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sandstone

Imaggeo on Mondays: Natural Bridges Monument, Utah, USA

Imaggeo on Mondays: Natural Bridges Monument, Utah, USA

Slowly but surely, the force of water has carved out a beautiful landscape in the sandstones of the Colorado Plateau. Suspended over canyons, naturally formed bridges and arches are the starts of Utah’s first national monument. The geological and modern  history of the region is rich as Kimberly Galvez, a student of the University of Miami, describes below.

This image shows an overview of a portion of the Natural Bridges Monument in Utah, taken from the Colorado Plateau. In the lower center of the picture is the Sipapu Bridge, one of the 3 bridges within the national park.

The dominating sandstone comes from the Permian Cedar Mesa Formation that is part of the Colorado Plateau, a geologic province that extends through southern Utah and northern Arizona, northwest New Mexico, and western Colorado; with geologic units including the Lower Cutler Beds from the Pennsylvanian, Permian Organ Rock and Cedar Mesa Formation, Triassic Chinle and Moenkopi Formations, Jurassic Wingate Sandstone and the Quaternary alluvium.

Due to the regional uplift the Colorado Plateau experienced, meandering rivers progressively cut through the crossbedded sandstone – cross-bedding reflects the transport of sand by a flow of water over a river channel – of the Cedar Mesa Formation forming the bridges, leaving behind the exposed erosional surfaces carved out by the river.

Today, these bridges face many challenges: The region is still seismically active. Earthquake activity could lead to the collapse of (some of) the bridges and other small formations. Due to the low stability of the sandstone from the lack of anchoring from root structures, slope failures and slumps can be quite common and especially in the event of flash floods. Continuous wind patterns increase erosion and alter the exposed surfaces and the structure of the channel is constantly changing due to seasonal rainstorms.  Sediment transport and deposition, caused by streamflow, is a major factor in channel morphology and, therefore, the ecosystem of the Natural Bridges Monument.  The National Park Service constantly monitors the changes and issues that arise.

A final remark: Thanks to the entire group of the 2015 Annual AAPG Student Field Trip for making this photo possible. Members of the CSL – Center for Carbonate Research and the UM Student Chapter of AAPG for funds, and field trip leaders: Gregor Eberli and Donald McNeill.

By Kimberly C. Galvez, University of Miami – RSMAS

Imaggeo is the EGU’s online open access geosciences image repository. All geoscientists (and others) can submit their photographs and videos to this repository and, since it is open access, these images can be used for free by scientists for their presentations or publications, by educators and the general public, and some images can even be used freely for commercial purposes. Photographers also retain full rights of use, as Imaggeo images are licensed and distributed by the EGU under a Creative Commons licence. Submit your photos at http://imaggeo.egu.eu/upload/.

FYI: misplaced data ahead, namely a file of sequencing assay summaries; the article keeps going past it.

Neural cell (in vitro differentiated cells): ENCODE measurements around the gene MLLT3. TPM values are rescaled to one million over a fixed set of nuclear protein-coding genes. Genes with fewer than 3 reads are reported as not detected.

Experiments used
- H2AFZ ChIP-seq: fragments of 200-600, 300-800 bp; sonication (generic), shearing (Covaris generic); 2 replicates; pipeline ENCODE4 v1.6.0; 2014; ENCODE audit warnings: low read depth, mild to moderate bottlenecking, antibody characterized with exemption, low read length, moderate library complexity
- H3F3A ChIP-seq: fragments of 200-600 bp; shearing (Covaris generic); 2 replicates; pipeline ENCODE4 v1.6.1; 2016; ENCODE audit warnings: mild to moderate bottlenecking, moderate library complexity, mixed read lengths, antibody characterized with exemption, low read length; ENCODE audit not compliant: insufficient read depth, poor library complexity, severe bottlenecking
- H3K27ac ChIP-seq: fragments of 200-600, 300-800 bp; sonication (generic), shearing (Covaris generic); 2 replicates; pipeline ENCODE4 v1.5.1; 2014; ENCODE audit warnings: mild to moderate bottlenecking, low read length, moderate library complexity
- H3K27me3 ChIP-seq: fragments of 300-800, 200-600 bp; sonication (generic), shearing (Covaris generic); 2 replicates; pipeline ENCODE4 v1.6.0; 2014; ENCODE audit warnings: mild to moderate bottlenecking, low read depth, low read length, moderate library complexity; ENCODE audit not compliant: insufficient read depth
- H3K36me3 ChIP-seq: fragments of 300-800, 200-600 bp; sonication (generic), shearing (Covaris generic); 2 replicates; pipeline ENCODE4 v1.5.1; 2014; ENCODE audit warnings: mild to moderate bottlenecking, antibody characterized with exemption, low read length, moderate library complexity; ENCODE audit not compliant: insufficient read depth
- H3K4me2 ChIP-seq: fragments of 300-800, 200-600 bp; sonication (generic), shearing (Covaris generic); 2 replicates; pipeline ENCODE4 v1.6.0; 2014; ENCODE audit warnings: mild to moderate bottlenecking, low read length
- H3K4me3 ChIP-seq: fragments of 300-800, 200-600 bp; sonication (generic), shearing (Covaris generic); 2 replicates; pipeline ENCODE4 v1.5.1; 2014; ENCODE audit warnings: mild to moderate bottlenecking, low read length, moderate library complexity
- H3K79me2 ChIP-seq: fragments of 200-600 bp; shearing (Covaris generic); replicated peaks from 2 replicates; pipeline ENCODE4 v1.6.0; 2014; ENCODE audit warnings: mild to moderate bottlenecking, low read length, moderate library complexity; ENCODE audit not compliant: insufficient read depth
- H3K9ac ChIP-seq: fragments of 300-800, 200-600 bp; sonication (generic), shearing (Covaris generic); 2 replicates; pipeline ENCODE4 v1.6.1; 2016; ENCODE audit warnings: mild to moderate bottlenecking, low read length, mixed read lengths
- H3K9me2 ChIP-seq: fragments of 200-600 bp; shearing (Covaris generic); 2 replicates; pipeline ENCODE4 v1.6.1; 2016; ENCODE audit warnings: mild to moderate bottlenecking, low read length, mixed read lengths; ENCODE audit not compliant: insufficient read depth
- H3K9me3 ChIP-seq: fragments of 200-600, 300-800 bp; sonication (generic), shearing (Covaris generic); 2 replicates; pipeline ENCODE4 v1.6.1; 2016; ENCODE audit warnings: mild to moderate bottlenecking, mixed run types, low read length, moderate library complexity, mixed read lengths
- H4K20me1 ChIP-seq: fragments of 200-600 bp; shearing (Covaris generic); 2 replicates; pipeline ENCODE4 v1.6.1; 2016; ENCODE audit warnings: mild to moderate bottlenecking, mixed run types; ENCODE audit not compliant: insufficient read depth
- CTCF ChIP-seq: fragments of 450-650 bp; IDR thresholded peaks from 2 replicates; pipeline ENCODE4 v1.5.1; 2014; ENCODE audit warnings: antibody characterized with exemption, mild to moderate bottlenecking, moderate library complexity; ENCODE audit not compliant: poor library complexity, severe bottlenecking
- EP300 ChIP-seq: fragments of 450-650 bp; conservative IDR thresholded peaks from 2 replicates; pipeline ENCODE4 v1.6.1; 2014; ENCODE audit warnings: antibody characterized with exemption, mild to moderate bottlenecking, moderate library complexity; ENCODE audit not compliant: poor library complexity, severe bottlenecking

Imaggeo on Mondays: Through the hole

Imaggeo on Mondays: Through the hole

The Gunung Mulu National Park is an area so geologically remarkable and home to such incredibly diverse fauna and flora it has been declared a World Heritage Area.  Located on the island of Borneo, the park is famous for its over 100 different palm species and 3500 other plant types. Geologically speaking, a trip though the varied landscapes will be rewarded with views of deep gorges and hidden valleys, as well as towering limestone and sandstone pinnacles. The predominantly calcareous landscape means most make the journey to remote area to catch a glimpse of the world’s second largest cave chamber. With dimensions of 600 m by 415 m and 80 m high, Sarawak Chamber is a natural wonder worthy of making the journey to Borneo for!

“The picture was taken in February 2014 while I was on a two month trip to Indonesia and Malaysia after graduating from my Master studies. Eventually I found one of the most beautiful places on the island of Borneo: the Gunung Mulu National Park,” explains Juliane Krenz, a PhD candidate at the Department of Environmental Science of the University of Basel.

Aside from the staggering Sarawak Chamber, the national park is crisscrossed by at least 295 km of explored caves.  Made up of the Mulu Sandstone Formation, overlain by the Melinau Formation – which formed in coral rich lagoons some 20 million years ago – the caves are home to a host of species, from bats to swiftlets.

“After spending a few days exploring one of the largest cave systems in the world, I wanted to get deeper into the rainforest and climb Mount Api to see the so-called “pinnacles” – an incredible limestone karst formation everybody was talking about,” Juliane says.

The journey to reach the “pinnacles” involved an hour’s boat ride and three hours walk through the rainforest, eventually reaching a small base camp impressive for its setting: three houses next to a crystal clear stream surrounded by mountains covered in dense forest.

The hike to the sandstone spires began in earnest the next morning. To reach the impressive formations Juliane had to climb an endless number of natural steps made of slippery roots and stones of varying heights from a comfortable 20cm up to 1m, with a total elevation increase of 1200 m in little over 2km – turning the hike into an adventurous climbing trip.

“After 3 hours hiking mostly vertically we reached the top and looked down on an innumerable amount of silver-greyish rock pinnacles spiking out between the dense bright green forest, some of them being up to 40m tall. None of us would have guessed that there were so many,” describes Juliane.

Capturing the beauty of the setting was no easy task.

“I had seen many impressive photographs of the spikes but I was looking for the special focus. Eventually I chose the hole as a frame making the largest pinnacles look like they are part of a miniature world – like me wandering through the rain forest.”

By Laura Roberts Artal , EGU Communications Officer and Juliane Krenz, a PhD candidate at the Department of Environmental Science of the University of Basel.

For more information on the Gunung National Park:

In 1977-78 there was a large expedition (followed by many others known as the Mulu Cave project) founded by the Royal Geograpical Society to explore the dimensions of the cave system. The “pinnacles” at Mount Api are part of the limestone ridge between North Thailand and New Guinea.  The area is full of limestone spikes of various sizes (from few centimeters up to several meters) that are formed through weathering and dissolution over centuries. Nowadays, most research is focused on the ecology and biodiversity in the caves and the surrounding areas.